What is a glioma?

A glioma is a type of brain tumour that starts in the brain (primary brain tumour). More than half of all primary brain tumours are gliomas.

These tumours develop from the supporting cells (glial cells) in the brain or spinal cord. Different types of glioma are named after the types of glial cell.

Booklets and resources


Astrocytoma is the most common type of glioma. It develops from a star-shaped glial cell called an astrocyte. Astrocytomas can be grade 1 to 4. Different grades of astrocytoma have different names.

  • Grade 1 tumours are called pilocytic astrocytoma
  • Grade 2 tumours are called low-grade diffuse astrocytoma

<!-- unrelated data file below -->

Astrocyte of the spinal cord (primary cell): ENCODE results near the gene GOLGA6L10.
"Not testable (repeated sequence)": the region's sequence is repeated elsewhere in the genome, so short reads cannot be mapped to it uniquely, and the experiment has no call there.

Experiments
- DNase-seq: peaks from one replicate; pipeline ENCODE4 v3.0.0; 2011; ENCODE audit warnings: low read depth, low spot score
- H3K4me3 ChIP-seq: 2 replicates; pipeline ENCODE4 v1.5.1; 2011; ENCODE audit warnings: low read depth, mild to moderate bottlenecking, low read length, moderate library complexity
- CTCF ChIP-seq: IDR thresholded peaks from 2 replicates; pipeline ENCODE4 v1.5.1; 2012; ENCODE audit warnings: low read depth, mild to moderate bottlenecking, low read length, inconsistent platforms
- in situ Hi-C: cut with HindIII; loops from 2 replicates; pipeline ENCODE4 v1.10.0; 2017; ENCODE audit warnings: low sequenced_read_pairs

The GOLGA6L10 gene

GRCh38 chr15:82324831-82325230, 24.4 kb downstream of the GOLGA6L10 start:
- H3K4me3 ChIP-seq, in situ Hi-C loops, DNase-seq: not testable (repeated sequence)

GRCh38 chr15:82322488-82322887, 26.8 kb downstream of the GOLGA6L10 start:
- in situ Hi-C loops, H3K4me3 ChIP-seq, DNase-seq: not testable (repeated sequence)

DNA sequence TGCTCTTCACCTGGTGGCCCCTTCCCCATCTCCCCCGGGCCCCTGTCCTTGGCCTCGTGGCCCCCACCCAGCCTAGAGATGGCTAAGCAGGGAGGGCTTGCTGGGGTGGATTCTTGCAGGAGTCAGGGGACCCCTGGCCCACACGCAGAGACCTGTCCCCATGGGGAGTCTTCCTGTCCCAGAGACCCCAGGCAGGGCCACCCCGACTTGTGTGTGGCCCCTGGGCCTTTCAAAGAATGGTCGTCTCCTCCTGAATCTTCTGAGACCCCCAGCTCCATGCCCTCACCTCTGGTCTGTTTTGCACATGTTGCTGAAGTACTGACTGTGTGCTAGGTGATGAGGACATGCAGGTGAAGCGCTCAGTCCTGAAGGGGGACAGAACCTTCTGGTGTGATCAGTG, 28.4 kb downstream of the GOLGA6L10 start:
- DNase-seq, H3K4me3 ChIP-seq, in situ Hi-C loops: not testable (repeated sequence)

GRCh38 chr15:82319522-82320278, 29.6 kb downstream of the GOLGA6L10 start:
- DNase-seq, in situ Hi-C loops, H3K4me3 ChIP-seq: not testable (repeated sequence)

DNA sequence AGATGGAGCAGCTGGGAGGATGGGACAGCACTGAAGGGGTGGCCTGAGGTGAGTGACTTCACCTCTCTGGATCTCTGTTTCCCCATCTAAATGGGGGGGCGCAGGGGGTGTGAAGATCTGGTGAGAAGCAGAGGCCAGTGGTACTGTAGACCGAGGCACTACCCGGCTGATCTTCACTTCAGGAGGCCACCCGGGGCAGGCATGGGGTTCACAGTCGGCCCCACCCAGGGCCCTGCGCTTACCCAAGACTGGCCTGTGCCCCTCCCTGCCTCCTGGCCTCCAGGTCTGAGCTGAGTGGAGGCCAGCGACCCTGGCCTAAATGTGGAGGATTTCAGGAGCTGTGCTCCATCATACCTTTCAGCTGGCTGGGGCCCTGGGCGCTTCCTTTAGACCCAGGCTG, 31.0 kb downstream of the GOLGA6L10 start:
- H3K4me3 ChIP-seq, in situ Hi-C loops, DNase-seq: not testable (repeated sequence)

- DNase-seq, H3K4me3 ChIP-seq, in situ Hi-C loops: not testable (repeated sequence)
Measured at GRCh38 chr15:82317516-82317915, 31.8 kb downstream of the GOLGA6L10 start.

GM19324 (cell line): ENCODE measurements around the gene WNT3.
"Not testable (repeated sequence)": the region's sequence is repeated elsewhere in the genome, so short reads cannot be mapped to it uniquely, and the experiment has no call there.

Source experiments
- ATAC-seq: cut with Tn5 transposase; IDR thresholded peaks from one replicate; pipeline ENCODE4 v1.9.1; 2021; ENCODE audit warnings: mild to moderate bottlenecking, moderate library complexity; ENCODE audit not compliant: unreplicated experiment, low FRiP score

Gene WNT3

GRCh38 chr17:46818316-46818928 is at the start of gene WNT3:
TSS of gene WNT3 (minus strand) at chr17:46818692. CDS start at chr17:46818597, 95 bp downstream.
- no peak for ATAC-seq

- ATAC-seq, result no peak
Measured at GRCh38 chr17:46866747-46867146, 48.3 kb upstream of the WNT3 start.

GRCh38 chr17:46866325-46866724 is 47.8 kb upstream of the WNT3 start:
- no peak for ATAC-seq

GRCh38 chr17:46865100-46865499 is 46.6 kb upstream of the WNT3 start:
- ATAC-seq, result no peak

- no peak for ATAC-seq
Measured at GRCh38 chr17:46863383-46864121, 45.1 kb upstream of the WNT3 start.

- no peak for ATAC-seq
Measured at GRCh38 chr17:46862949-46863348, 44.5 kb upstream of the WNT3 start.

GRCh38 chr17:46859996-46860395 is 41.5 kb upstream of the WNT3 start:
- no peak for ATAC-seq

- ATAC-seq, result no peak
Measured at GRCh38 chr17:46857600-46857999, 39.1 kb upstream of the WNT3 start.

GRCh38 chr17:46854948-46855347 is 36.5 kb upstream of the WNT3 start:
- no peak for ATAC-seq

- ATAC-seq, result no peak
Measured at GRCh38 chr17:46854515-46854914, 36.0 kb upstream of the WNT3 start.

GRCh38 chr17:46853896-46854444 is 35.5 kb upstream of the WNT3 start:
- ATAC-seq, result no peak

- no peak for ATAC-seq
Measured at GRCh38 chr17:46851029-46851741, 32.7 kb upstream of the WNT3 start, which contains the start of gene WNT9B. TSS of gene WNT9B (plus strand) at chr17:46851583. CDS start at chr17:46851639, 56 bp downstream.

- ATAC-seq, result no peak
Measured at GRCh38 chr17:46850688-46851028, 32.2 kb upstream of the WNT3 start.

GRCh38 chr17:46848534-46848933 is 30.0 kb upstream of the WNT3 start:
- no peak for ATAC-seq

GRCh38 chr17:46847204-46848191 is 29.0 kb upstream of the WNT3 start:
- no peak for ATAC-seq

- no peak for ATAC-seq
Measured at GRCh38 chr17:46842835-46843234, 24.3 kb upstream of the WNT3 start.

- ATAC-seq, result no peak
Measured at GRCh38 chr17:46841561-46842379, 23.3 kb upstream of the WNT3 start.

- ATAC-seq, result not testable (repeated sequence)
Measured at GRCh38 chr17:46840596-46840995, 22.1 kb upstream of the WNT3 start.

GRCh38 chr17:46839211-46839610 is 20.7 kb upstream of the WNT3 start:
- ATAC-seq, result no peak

• Grade 3 tumours are called anaplastic astrocytoma
  • Grade 4 tumours are called glioblastoma multiforme (GBM)


Oligodendroglioma develops from a type of glial cell called an oligodendrocyte. These cells make up the fatty covering of nerve cells. There are two main grades of these tumours – grade 2 and grade 3.


Ependymoma develops from a type of glial cell called an ependymal cell. These cells line the fluid-filled spaces in the brain (ventricles) and the centre of the spinal cord. Ependymomas can be grade 1 to 3.

Getting support

You may get anxious between appointments. This is natural. It may help to get support from family, friends or a support organisation. Macmillan is also here to support you. If you would like to talk, you can:

Date reviewed

Reviewed: 01 October 2019
Next review: 01 April 2022

This content is currently being reviewed. New information will be coming soon.

Trusted Information Creator - Patient Information Forum
Trusted Information Creator - Patient Information Forum

Our cancer information meets the PIF TICK quality mark.

This means it is easy to use, up-to-date and based on the latest evidence. Learn more about how we produce our information.